Apple Store - http://store.apple.com/us/browse/home/shop_mac/software/games -Apple.com has a few core games to choose from such as Starcraft II and Call of Duty 4: Modern Warfare available for purchase. Apple offers free shipping on all its games.

Direct2Drive - http://www.direct2drive.com/buy-mac-download - Direct2drive.com has a smaller library of core games. Customers can purchase games which are then downloaded to their computer.

Online Games

Online games are games that are played through a web browser. Some online games require software to be downloaded while others are played directly within the web browser. Most of these games are flash browser games in that they do not require any downloaded software in order to play the game. Flash games use Macromedia Flash software owned by Adobe to allow users the ability to interactively-play games on the web or through a mobile device. Examples of flash games are action and adventure games, simulation games, role-playing games, and first-person shooter games.

Massively multiplayer online role-playing games (MMORPG) are a special type of online game. These games allow large numbers of players to interact with each other, within a virtual game environment and often require some form of subscription payment. MMORPGs are very popular and are hosted on the game developer’s server. Players connect to this virtual world through the developer’s software that is installed on the player’s computer. The virtual environment continuously evolves and at certain times, players must join together to complete different tasks within the game.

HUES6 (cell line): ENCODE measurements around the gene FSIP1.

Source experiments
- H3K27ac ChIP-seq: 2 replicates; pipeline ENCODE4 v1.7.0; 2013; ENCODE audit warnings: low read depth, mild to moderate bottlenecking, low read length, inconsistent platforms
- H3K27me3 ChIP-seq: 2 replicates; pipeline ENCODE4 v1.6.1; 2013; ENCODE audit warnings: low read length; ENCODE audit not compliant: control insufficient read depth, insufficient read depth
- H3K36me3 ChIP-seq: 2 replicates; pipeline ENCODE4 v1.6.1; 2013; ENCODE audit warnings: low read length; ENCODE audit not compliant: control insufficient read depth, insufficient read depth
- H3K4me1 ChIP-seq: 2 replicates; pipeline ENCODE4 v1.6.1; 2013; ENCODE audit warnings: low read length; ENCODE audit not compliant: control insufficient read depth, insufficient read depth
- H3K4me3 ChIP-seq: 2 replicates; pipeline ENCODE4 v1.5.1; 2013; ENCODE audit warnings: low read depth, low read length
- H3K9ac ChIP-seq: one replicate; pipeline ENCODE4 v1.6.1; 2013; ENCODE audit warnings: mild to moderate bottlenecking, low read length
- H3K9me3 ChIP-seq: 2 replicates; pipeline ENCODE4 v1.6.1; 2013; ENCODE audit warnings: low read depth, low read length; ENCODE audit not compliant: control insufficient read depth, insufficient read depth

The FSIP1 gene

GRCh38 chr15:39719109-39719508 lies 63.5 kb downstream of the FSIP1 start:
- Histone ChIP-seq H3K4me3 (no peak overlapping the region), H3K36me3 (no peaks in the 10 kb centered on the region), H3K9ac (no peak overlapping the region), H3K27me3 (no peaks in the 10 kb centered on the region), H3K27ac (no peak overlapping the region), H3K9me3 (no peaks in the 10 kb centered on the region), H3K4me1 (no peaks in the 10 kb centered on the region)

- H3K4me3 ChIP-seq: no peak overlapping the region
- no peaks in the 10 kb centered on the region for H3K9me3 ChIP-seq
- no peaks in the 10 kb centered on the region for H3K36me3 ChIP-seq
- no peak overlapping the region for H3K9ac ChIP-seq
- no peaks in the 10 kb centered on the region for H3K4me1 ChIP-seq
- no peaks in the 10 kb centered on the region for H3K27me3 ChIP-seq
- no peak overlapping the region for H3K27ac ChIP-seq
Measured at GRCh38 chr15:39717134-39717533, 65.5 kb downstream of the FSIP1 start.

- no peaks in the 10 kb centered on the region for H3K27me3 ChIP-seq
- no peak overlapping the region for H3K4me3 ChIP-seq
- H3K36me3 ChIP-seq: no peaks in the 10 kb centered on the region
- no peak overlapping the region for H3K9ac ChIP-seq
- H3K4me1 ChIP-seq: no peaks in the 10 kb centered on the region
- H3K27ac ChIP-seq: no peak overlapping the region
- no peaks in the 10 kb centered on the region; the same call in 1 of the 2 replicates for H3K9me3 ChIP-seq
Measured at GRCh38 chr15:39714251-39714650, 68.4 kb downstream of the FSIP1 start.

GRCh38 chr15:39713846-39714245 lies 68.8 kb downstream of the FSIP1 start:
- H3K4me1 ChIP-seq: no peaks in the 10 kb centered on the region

Popular Genres

Mac games come in many genres to accommodate all types of game player styles. Some popular genres of Mac games and game titles are listed below.

Classic Mac Games

Classic Mac games are nostalgic games that Mac users classify as timeless favorites. These games are over 10 years old and were originally made for apple computers and then later for the Mac. They were addictive and fun games that people still like to play today. In fact, some classic Mac games have been ported to the present Mac OS X. Apeiron is one of those classic games that Ambrosia re-released to be playable on the Mac OS X. Maelstrom, another game from the Ambrosia team, was also updated to run on the Mac OS X. This game was one of Apple’s most acclaimed Mac games. Some games designed to run on the Apple II computer were released to be playable on the Mac computer. Araknoid, a cloned version of the Breakout game, and Columns of Macintosh, a cloned version of the Tetris game, were two of the games that were updated from their predecessors in the 1980s. In 1991, the Mac game Puzzle, was updated to a newer game called Jigsaw.

If you are in the mood to play some nostalgic Mac games, you will find many are available as downloadable games from the internet or can be played online. Ambrosia Software Inc. (http://www.ambrosiasw.com/games/old/) has a few older Mac games on their website that can be played on the Mac OS X. Free trials of the games can be downloaded while full versions of the games must be purchased. The available games are Redline, Aki Mahjong Solitaire, Uplink, pop-pop, DEFCON, SketchFighter 4000 Alpha, El Ballo, Darwinia, GooBall, Apeiron X, Bubble Trouble X, EV Nova, and Deimos Rising.

There are many other websites that feature classic Mac version games. Gamehouse.com (http://www.gamehouse.com/mac-classic-games) has an entire section of classic games for the Mac. You can download limited versions of the games for free. If you’d like to play the full version of the games, you’ll have to purchase it. They do offer discounted prices if you sign up for their FunPass subscription.

Mac Game Store (http://www.macgamestore.com/freewebgames-category/4/Classics/) hosts a few popular classic Mac games that can be played on their website for free. Pac Man, Space Invaders, Centipede and Astroys are sure to bring back memories.